Genetic and Functional Profiling of CD16-Dependent Natural Killer Activation Identifies Patients at Higher Risk of Cardiac Allograft Vasculopathy

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Cardiac transplantation is an effective therapy for end-stage heart failure. Because cardiac allograft vasculopathy (CAV) is the major cause of late mortality after heart transplant (HT), there is a need to identify markers that reflect inflammatory or cytotoxic immune mechanisms contributing to its onset. Noninvasive and early stratification of patients at risk remains a challenge for adapting individualized therapy. The CD16 (Fc-gamma receptor 3A [FCGR3A]) receptor was recently identified as a major determinant of antibody-mediated natural killer (NK) cell activation in HT biopsies; however, little is known about the role of CD16 in promoting allograft vasculopathy. This study aimed to investigate whether markers that reflect CD16-dependent circulating NK cell activation may identify patients at higher risk of developing CAV after HT.


Blood samples were collected from 103 patients undergoing routine coronarography angiography for CAV diagnosis (median 5 years since HT). Genomic and phenotypic analyses of FCGR3A/CD16 Fc-receptor profiles were compared in CAV-positive (n=52) and CAV-free patients (n=51). The levels of CD16 expression and rituximab-dependent cell cytotoxic activity of peripheral NK cells in HT recipients were evaluated using a noninvasive NK-cellular humoral activation test.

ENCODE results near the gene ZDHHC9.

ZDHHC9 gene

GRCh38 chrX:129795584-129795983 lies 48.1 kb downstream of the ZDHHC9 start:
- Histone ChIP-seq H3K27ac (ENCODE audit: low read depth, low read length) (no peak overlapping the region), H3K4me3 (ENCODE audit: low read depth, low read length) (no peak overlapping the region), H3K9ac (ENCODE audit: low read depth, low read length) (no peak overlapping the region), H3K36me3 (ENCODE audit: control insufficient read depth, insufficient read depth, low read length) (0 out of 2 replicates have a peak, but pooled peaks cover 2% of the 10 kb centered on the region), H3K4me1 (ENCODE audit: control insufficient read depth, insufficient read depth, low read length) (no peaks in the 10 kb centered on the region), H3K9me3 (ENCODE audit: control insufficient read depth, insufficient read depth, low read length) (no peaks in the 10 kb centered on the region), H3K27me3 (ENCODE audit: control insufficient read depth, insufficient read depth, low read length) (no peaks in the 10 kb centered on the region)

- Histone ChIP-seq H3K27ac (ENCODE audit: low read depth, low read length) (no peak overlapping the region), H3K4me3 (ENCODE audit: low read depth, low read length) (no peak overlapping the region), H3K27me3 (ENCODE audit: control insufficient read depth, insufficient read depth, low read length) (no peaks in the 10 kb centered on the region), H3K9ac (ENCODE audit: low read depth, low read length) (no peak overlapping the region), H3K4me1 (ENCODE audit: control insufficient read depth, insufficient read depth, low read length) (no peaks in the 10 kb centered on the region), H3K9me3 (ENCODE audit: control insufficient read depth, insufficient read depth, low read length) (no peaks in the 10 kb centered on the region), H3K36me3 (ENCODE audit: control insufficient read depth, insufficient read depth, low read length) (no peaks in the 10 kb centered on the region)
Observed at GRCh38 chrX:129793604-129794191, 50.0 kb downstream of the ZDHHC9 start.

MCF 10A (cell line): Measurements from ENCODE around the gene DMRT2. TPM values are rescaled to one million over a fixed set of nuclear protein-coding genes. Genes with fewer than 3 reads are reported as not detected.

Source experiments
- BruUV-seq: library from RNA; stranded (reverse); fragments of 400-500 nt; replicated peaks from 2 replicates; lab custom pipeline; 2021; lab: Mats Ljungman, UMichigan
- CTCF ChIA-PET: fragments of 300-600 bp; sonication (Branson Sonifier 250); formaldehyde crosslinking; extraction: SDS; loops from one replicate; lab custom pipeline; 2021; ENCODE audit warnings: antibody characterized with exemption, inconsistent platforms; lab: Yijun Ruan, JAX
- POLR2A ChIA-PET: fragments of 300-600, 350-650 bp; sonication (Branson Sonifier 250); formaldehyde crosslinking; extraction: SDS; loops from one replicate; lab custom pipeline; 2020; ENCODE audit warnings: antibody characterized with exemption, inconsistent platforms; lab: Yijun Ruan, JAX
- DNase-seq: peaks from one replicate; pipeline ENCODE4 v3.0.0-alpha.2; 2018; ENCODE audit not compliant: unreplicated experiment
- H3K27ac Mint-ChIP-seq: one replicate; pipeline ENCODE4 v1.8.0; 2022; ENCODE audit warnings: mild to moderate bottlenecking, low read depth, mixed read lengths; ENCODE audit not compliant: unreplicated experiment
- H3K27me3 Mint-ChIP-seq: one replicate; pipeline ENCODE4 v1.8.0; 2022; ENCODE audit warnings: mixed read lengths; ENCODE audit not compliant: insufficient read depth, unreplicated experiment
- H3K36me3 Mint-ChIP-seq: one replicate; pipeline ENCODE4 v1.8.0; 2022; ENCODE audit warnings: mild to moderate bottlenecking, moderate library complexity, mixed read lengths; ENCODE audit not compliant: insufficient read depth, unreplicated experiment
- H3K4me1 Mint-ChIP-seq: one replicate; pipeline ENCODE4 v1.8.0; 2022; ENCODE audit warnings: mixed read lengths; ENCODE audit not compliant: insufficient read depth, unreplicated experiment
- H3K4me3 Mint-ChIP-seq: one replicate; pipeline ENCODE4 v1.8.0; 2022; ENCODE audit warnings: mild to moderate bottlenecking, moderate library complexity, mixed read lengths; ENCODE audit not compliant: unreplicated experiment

Enhanced levels of CD16 expression and antibody-dependent NK cell cytotoxic function of HT recipients were associated with the FCGR3A-VV genotype. The frequency of the FCGR3A-VV genotype was significantly higher in the CAV+ group (odds ratio, 3.9; P=0.0317) than in the CAV- group. The FCGR3A-VV genotype was identified as an independent marker correlated with the presence of CAV at the time of coronary angiography by using multivariate logistic regression models. The FCGR3A-VV genotype was also identified as a baseline-independent predictor of CAV risk (odds ratio, 4.7; P=0.023).


This study unravels a prominent role for the CD16-dependent NK cell activation pathway in the complex array of factors that favor the progression of transplant arteriosclerosis. It highlights the clinical potential of a noninvasive evaluation of FCGR3A/CD16 in the early stratification of CAV risk. The recognition of CD16 as a major checkpoint that controls immune surveillance may promote the design of individualized NK cell–targeted therapies to limit vascular damage in highly responsive sensitized patients.

Clinical Trial Registration:

URL: Unique identifier: NCT01569334.

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